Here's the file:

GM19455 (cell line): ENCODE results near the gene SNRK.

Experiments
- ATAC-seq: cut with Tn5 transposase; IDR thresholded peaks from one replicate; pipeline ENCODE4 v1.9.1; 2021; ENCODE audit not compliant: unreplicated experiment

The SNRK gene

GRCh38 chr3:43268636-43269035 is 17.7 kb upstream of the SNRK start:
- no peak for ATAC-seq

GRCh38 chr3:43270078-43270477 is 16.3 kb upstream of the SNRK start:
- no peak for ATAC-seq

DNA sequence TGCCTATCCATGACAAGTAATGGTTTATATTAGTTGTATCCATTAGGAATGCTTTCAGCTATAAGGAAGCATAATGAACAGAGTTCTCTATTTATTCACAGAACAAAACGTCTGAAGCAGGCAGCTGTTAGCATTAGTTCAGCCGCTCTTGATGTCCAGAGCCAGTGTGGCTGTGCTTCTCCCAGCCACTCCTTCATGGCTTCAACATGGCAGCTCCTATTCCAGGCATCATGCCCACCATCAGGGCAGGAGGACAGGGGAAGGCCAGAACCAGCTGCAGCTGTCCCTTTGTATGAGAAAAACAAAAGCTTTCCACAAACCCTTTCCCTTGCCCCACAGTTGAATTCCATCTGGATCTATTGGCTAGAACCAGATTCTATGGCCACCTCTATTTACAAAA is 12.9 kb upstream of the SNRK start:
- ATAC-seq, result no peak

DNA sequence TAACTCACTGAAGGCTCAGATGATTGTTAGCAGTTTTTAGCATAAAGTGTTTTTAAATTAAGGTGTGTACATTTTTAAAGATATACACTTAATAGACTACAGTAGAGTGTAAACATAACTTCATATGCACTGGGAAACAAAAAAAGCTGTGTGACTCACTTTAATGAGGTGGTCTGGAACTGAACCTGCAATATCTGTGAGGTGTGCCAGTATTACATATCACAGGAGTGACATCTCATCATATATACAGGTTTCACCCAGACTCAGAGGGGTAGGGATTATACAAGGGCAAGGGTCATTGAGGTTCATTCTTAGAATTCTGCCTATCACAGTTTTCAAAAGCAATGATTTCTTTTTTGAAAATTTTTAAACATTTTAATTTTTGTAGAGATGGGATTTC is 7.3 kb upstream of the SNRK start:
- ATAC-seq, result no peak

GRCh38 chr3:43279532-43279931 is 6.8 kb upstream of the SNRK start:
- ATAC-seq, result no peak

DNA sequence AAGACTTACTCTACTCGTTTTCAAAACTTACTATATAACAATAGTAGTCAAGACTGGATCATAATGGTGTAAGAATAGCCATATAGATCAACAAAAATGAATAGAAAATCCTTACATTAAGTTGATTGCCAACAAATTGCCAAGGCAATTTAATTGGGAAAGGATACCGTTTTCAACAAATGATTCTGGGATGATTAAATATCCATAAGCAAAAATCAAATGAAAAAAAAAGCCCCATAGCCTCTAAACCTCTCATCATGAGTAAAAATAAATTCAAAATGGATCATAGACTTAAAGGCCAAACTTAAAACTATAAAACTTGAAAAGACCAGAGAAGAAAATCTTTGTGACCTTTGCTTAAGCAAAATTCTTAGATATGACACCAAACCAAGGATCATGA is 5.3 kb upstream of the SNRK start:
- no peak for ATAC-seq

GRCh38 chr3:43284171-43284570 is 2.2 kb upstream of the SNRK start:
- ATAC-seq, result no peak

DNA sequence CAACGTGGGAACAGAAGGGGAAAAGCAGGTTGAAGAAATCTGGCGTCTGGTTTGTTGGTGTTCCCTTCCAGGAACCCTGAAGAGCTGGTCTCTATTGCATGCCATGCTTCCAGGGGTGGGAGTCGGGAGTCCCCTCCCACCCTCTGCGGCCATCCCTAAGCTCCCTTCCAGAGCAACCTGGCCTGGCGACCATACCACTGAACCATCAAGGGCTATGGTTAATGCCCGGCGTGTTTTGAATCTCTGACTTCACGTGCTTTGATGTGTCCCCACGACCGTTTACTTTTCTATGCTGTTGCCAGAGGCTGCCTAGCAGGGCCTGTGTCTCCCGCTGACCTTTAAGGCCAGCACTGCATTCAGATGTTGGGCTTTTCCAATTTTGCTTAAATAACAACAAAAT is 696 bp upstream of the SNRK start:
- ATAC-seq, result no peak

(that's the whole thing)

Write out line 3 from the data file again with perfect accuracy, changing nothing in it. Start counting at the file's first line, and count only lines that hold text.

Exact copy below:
- ATAC-seq: cut with Tn5 transposase; IDR thresholded peaks from one replicate; pipeline ENCODE4 v1.9.1; 2021; ENCODE audit not compliant: unreplicated experiment